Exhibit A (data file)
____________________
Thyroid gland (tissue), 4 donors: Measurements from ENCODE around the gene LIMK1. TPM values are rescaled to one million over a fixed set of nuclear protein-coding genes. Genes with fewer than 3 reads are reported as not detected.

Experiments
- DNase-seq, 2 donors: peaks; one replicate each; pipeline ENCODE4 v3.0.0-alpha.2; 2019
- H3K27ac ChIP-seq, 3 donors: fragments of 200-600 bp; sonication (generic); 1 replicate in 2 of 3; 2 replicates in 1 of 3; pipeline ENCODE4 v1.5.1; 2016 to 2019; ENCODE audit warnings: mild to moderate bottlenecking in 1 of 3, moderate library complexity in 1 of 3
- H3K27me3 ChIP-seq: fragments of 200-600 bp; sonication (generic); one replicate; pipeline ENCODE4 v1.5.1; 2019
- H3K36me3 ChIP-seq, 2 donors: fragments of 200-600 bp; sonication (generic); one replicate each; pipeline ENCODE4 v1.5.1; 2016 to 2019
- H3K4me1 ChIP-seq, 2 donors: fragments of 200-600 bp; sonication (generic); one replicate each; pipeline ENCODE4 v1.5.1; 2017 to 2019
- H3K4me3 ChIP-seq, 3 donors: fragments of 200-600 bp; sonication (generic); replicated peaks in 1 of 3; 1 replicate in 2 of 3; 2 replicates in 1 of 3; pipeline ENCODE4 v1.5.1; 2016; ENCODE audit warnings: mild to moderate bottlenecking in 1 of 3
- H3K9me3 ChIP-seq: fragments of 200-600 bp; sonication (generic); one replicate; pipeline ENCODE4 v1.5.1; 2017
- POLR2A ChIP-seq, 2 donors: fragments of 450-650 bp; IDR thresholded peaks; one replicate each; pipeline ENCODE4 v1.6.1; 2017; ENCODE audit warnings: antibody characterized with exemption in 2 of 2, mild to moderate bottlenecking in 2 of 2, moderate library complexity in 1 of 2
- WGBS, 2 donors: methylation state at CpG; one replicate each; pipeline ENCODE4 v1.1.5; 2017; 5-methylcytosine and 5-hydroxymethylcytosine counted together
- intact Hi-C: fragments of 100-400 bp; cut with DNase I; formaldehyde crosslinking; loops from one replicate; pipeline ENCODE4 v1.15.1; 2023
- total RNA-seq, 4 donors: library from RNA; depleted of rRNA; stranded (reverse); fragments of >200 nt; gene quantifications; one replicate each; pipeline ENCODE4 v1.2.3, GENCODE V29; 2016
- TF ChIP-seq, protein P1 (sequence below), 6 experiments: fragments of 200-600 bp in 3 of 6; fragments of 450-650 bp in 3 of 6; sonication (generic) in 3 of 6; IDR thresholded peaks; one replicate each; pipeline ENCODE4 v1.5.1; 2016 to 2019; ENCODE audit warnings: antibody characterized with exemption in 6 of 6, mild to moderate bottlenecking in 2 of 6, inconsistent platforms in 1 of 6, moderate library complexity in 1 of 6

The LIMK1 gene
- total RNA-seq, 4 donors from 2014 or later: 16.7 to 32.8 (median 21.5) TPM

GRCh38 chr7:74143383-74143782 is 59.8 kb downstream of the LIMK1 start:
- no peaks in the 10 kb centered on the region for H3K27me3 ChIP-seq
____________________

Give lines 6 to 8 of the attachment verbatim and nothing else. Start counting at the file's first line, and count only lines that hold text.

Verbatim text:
- H3K36me3 ChIP-seq, 2 donors: fragments of 200-600 bp; sonication (generic); one replicate each; pipeline ENCODE4 v1.5.1; 2016 to 2019
- H3K4me1 ChIP-seq, 2 donors: fragments of 200-600 bp; sonication (generic); one replicate each; pipeline ENCODE4 v1.5.1; 2017 to 2019
- H3K4me3 ChIP-seq, 3 donors: fragments of 200-600 bp; sonication (generic); replicated peaks in 1 of 3; 1 replicate in 2 of 3; 2 replicates in 1 of 3; pipeline ENCODE4 v1.5.1; 2016; ENCODE audit warnings: mild to moderate bottlenecking in 1 of 3